Picabia’s career spanned many movements across continents, but is best remembered for his involvement with Marcel Duchamp, Man Ray and Arthur Craven in the creation of New York Dada and his mechanomorphic drawings from 1915 onwards. Always on the move and with entry to every fashionable social circle, Picabia moved to Barcelona then to Zurich for the remainder of WWI. Asked to describe his impressions of the War, Picabia remarked that he was bored to hell. After WWI he moved back to Paris and participated in further Dada shenanigans with Tristan Tzara and Andre Breton, contributing ferocious manifestos for Dada events which he watched from private boxes with the mistress of the time.
With a nature both aristocratic and anarchic, Picabia rapidly lost patience with the various groups and movements and would denounce Dada and later Surrealism. From 1925 he returned to painting with a vengeance after a ten year hiatus, working on the Transparencies series which involved multiple images confusingly superimposed. Then in the forties came the nudes copied from girlie mags; astonishingly unaesthetic, these paintings are so appalling that you cannot stop looking and in a certain respect represent the culmination of Picabia’s anti-art stance.
Dada Cannibalistic Manifesto
You are all indicted, stand up! It is impossible to talk to you unless you are standing up. Stand up as you would for the Marseillaise or God Save the King.
Stand up, as if the Flag were before you. Or as if you were in the presence of Dada, which signifies Life, and which accuses you of loving everything out of snobbery if only it is expensive enough.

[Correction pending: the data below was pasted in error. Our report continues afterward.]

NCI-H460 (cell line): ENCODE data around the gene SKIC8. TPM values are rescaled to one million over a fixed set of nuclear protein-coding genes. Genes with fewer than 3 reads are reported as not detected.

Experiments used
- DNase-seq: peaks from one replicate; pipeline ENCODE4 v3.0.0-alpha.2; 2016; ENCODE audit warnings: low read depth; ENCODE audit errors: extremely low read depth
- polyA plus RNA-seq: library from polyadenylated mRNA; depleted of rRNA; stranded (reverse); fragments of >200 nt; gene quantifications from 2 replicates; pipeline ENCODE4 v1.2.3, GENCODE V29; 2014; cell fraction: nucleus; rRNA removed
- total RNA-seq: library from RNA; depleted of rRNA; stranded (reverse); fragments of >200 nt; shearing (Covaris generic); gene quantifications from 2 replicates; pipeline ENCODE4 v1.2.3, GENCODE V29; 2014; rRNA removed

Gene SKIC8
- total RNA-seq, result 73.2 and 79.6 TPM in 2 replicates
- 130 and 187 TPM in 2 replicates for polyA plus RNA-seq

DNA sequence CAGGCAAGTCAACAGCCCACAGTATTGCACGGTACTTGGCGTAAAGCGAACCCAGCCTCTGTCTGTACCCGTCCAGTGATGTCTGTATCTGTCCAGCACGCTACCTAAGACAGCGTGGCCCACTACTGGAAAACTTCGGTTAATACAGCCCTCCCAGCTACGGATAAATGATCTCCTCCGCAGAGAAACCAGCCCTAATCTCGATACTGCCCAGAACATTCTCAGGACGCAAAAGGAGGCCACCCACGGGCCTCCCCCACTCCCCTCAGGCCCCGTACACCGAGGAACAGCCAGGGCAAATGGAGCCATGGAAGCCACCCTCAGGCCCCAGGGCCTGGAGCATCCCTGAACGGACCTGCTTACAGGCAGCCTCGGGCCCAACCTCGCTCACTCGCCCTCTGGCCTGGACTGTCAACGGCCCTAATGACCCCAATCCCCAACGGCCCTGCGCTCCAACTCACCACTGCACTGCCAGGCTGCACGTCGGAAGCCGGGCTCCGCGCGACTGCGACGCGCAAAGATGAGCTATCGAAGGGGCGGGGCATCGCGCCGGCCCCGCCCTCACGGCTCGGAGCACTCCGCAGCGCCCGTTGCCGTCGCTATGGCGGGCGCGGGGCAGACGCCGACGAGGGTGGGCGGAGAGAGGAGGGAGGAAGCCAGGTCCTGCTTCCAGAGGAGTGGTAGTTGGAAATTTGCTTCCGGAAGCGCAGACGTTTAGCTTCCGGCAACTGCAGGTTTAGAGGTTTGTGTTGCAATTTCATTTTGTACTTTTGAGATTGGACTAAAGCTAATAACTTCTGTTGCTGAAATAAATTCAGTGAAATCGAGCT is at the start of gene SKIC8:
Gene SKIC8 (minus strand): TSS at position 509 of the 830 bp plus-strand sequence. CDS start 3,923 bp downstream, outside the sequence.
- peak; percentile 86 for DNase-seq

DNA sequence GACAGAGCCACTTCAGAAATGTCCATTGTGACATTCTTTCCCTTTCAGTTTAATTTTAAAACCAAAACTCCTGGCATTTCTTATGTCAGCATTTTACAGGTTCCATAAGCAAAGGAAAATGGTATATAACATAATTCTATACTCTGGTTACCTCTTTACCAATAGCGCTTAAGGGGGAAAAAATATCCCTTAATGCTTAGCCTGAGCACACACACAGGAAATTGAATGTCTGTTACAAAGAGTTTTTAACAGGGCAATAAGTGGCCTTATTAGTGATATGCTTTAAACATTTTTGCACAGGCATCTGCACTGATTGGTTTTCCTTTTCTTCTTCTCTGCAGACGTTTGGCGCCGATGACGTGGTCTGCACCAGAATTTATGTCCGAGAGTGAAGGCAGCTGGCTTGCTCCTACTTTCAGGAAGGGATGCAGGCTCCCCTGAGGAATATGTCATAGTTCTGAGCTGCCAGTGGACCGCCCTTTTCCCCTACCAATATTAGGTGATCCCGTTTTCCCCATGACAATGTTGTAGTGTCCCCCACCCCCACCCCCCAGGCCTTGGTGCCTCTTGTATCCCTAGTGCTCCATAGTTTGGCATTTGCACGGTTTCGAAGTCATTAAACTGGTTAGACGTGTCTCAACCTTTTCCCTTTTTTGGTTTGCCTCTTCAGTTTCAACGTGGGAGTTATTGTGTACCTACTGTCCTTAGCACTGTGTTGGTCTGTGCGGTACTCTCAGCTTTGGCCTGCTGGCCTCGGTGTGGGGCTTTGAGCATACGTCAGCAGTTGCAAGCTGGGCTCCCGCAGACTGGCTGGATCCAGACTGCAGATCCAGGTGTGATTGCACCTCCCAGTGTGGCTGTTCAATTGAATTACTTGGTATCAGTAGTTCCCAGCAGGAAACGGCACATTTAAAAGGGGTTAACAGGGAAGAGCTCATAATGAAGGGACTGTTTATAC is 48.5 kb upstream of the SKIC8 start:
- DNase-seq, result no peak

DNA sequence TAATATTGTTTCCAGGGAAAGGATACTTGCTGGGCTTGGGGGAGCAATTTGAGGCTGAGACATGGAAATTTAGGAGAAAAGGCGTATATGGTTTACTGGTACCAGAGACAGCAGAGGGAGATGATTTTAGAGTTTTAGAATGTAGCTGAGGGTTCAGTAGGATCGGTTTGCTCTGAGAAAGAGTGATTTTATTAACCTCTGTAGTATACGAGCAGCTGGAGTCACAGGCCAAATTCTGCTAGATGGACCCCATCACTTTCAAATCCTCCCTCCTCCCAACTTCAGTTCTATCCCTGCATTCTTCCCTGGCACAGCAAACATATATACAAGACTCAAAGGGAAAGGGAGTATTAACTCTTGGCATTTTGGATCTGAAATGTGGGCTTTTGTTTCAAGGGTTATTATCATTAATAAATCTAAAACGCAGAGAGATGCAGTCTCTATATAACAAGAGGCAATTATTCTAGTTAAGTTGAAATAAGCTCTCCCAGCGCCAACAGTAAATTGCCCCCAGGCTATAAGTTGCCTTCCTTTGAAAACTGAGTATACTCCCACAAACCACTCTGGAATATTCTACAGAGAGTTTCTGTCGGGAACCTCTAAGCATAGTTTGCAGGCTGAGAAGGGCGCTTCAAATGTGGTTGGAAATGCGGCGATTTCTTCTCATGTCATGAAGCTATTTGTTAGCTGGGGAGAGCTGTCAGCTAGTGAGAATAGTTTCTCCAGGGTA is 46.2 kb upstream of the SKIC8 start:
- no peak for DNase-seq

One dies a hero’s death or an idiot’s death – which comes to the same thing. The only word that has more than a day-to-day value is the word Death. You love death – the death of others.
Kill them! Let them die! Only money does not die; it only goes away for a little while.
That is God! That is someone to respect: someone you can take seriously! Money is the prie-Dieu of entire families. Money for ever! Long live money! The man who has money is a man of honour.
Honour can be bought and sold like the arse. The arse, the arse, represents life like potato-chips, and all you who are serious-minded will smell worse than cow’s shit.
Dada alone does not smell: it is nothing, nothing, nothing. It is like your hopes: nothing like your paradise: nothing like your idols: nothing like your heroes: nothing like your artists: nothing like your religions: nothing.
Hiss, shout, kick my teeth in, so what? I shall still tell you that you are half-wits. In three months my friends and I will be selling you our pictures for a few francs.